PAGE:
CAPTCHA: The Reason of Low Conversion Rate
Quite often webmasters do not pay enough attention to user experience management. But due to the fact that the boundaries of SEO constantly expand and require a lot of different skills, it is reasonable to assume that the user experience is the aspect which is really worth paying attention to. Also, by working for the best user experience it is possible to significantly increase the relationship with site visitors, and it is exactly about how to increase conversion rate.
There are different ways to improve relationship with customers and certainly conversion rate optimization is of great importance. Let’s explore one of the factors that influence user experience – CARTCHA.
Why completing CAPTCHA is so irritating
In practice, when you face CAPTCHA you are being asked if you are not a bot. And it is almost the same as asking a client who is about to enter the store if he is a thief. CAPTCHA is a barrier between you and your customers.
Back in 2009, Casey Henry published a great post about the impact of CAPTCHA on the conversion rate. He had found out that when you stop applying CAPTCHA for users’ verification the conversion rate increases by 3,2%, which is a quite a significant figure for many companies.
CAPTCHA is not a solution but one more problem
In early 2013 it was reported that Ticketmaster has finally chosen not to apply CAPTCHA. Ticketmaster launched an alternative system – SolveMedia. The system shows a user a video or an image and after that asks to enter a phrase associated with that image. If a user is not ready to do that he will need to watch the video during a certain period of time (similar to advertising on YouTube) before continuing.
Currently the company produces many variations of new technologies to prevent automated spam submissions. According to the developers, many products are aimed at improving the user experience. There exist the most diverse products of such plan, from doing simple sums to programs that use images.
However, all those solutions cause the same problem. For example, a user tries to make a purchase, to fill in the form or just to leave a comment, and the website developer’s task here is to avoid any technological barrier between a user and his goal, and that is exactly when the problems arise.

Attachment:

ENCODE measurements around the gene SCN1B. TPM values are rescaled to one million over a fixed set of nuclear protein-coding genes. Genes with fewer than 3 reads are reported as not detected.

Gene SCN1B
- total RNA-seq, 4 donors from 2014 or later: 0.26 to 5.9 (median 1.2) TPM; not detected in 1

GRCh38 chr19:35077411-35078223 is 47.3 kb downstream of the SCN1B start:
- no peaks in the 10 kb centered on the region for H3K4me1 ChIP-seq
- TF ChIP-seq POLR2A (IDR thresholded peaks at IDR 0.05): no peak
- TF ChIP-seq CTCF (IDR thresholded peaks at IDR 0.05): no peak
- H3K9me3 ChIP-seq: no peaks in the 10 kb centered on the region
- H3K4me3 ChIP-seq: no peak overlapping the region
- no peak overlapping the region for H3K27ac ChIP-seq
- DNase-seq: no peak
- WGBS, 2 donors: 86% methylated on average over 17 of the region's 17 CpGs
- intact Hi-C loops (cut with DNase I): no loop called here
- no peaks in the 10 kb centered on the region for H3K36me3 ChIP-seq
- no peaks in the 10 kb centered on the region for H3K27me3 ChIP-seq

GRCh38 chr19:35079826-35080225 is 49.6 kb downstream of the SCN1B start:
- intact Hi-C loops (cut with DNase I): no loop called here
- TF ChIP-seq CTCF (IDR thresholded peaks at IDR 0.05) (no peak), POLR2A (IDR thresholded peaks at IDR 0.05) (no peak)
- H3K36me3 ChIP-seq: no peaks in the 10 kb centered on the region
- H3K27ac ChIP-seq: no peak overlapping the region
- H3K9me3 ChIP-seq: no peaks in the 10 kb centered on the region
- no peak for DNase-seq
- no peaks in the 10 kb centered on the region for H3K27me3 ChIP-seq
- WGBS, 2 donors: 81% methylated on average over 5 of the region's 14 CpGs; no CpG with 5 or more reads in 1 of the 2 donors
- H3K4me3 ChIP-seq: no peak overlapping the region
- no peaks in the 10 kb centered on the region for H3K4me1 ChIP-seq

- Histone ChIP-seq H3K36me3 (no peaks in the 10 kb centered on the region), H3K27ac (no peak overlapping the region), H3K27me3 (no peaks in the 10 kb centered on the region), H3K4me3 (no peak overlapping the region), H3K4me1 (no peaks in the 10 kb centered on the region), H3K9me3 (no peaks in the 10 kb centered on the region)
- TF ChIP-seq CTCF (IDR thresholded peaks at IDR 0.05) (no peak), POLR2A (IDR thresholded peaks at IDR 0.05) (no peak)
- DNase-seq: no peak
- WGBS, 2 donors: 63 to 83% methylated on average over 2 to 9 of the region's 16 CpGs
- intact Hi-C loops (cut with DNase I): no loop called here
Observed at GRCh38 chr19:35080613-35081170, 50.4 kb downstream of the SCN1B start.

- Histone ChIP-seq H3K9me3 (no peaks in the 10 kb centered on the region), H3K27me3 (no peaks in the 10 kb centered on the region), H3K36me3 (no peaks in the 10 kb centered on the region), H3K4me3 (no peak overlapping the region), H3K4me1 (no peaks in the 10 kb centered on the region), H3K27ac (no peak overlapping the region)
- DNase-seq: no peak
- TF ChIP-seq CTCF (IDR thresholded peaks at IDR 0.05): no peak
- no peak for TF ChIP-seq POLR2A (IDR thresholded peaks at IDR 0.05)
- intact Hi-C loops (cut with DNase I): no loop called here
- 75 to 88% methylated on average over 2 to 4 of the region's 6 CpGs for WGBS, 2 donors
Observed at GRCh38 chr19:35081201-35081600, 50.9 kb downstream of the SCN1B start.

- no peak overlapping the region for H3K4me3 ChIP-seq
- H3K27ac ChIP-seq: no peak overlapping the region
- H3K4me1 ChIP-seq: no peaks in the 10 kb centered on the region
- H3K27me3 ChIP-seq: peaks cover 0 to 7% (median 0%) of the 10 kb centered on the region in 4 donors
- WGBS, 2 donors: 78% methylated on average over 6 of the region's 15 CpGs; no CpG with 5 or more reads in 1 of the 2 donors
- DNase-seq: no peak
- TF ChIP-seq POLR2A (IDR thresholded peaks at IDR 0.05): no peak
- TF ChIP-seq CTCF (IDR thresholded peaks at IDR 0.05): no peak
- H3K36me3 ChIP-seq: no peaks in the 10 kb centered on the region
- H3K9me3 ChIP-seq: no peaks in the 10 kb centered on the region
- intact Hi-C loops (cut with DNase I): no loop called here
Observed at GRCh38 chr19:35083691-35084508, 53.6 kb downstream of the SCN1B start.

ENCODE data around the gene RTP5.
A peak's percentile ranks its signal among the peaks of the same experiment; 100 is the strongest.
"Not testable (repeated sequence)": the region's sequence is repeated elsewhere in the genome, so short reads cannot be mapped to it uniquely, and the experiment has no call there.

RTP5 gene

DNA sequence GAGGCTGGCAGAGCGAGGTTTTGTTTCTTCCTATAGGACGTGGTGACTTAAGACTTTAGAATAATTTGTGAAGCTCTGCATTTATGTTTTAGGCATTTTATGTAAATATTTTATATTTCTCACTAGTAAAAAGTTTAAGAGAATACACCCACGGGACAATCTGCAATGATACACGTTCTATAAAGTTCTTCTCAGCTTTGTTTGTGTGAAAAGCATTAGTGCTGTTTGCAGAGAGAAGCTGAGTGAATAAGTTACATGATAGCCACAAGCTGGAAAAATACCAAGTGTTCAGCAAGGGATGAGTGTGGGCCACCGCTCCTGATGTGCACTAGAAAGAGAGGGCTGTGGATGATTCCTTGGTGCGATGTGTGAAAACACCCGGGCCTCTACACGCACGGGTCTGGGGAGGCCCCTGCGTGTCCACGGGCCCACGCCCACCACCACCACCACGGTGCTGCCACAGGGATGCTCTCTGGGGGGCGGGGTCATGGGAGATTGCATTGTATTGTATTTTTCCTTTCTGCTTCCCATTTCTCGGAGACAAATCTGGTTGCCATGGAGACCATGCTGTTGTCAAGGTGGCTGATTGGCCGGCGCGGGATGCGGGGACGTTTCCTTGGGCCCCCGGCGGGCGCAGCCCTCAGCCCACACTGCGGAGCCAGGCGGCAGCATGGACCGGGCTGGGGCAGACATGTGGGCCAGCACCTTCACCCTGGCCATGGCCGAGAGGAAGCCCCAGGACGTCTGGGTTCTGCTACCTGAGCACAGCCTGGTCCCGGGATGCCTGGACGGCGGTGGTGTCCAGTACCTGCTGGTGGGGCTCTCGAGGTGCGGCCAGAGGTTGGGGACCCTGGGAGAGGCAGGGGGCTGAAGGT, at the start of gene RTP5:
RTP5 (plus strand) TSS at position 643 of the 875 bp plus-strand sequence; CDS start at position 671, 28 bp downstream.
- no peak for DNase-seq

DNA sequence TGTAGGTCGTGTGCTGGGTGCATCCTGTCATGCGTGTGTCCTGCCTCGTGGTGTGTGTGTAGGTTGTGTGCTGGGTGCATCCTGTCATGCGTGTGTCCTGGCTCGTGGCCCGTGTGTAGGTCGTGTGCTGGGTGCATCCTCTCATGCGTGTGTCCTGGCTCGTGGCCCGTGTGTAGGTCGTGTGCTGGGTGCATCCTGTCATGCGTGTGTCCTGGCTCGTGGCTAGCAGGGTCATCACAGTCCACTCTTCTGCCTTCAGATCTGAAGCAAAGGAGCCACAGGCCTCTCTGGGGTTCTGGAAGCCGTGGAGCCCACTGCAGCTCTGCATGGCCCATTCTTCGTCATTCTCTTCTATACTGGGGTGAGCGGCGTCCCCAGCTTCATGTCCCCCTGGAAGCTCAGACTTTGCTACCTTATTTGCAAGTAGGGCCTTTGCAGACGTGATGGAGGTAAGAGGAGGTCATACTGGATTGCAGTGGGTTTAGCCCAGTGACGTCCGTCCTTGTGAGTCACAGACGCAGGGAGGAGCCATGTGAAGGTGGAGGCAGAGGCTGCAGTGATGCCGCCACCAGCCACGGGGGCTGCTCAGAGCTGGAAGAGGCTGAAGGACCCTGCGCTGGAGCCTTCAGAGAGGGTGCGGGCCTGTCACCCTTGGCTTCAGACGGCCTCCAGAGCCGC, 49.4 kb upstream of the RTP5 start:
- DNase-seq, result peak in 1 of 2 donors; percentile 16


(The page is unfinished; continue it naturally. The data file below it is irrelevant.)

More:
Another serious problem is that those products may not be quite convenient for the blind or the visually impaired. Though some sites apply audio CAPTCHA they face the same problems.
CAPTCHA is created for advertisement but not for positive user experience
A key feature of such products like SolveMedia and Minteye is that they are just another advertising tool. Sometimes you just have to watch the ad to go to the next page. Users do not like watching ads, even if they are well done. However, we are increasingly moving away from being able to choose either to watch the advertisement and are more frequently forced to view it (just like on YouTube).
Should we stop applying CAPTCHA?
CAPTCHA is supposed to improve user experience and at the same time to fight with spam. A research on the use of CAPTCHA has been done at Stanford University. More than 1100 people were surveyed and about 11 800 profiles gathered. Also about 14 million eBay data samples were studied. The results of the research showed how difficult it was for users to deal with CAPTCHA.
The results of the research:
• Visual CAPTCHA takes 9.8 seconds;
• Audio CAPTCHA takes much more time (28.4 seconds);
• Audio CAPTCHA is not recognized in 50% of cases;
• Only 71% of users agree to deal with CAPTCHA;
• Only 31.2% of users agree on an audio CAPTCHA.
So what’s to be done? Of course for some sites CAPTCHA is the only way to fight with spam. However, any effective solution is spread rapidly and becomes a target for hackers. There are some really simple solutions that will ensure a reduction in the amount of spam and will not be the issue for the users.
Akismet system insures effective protection that doesn’t irritates the users. As a rule, Akismet is easy to be implemented. The system tracks millions of sites and constantly introduces new methods of dealing with the spam.
Honeypot technology is used to hide a certain field of a form from a user. If that field is completed that was most likely done by a bot. The main disadvantage of this technology is that such fields may be completed by a visually impaired user. In such case you may mark the corresponding field with something like “Do not fill in this field if you’re a human being”.
However, whatever is done by developers to prevent users from filling in such field, there will be created some malicious script that will be able to bypass all the restrictions. The main advantage of this technique is that a user doesn’t have to do something that is not to be done in order to make a necessary action on a site.
Is it really high time to get rid of CAPTCHA?
• Is the amount of possible spam worth applying CAPTCHA if to take into account possible low conversion rate?
• If the answer is yes, won’t CAPTCHA affect users’ experience including those with visual impairments?
• CAPTCHA is created to fight with robots, but not with people. Unfortunately, not every method of fighting with the spam is effective.
Look at things realistically – won’t it happen that you simply make users solve the spam problem instead of you?
As a rule, CAPTCHA is the reason for negative user experience with a certain site. Such way of fighting with the spam very often irritates the users, lowers conversion rate, and makes it more difficult for people with impaired vision to deal with the site. Getting rid of CAPTCHA will not only improve the relationship with your users, but will also improve the network in general. It is in your best interest to refuse from applying CAPTCHA right away if you still use it.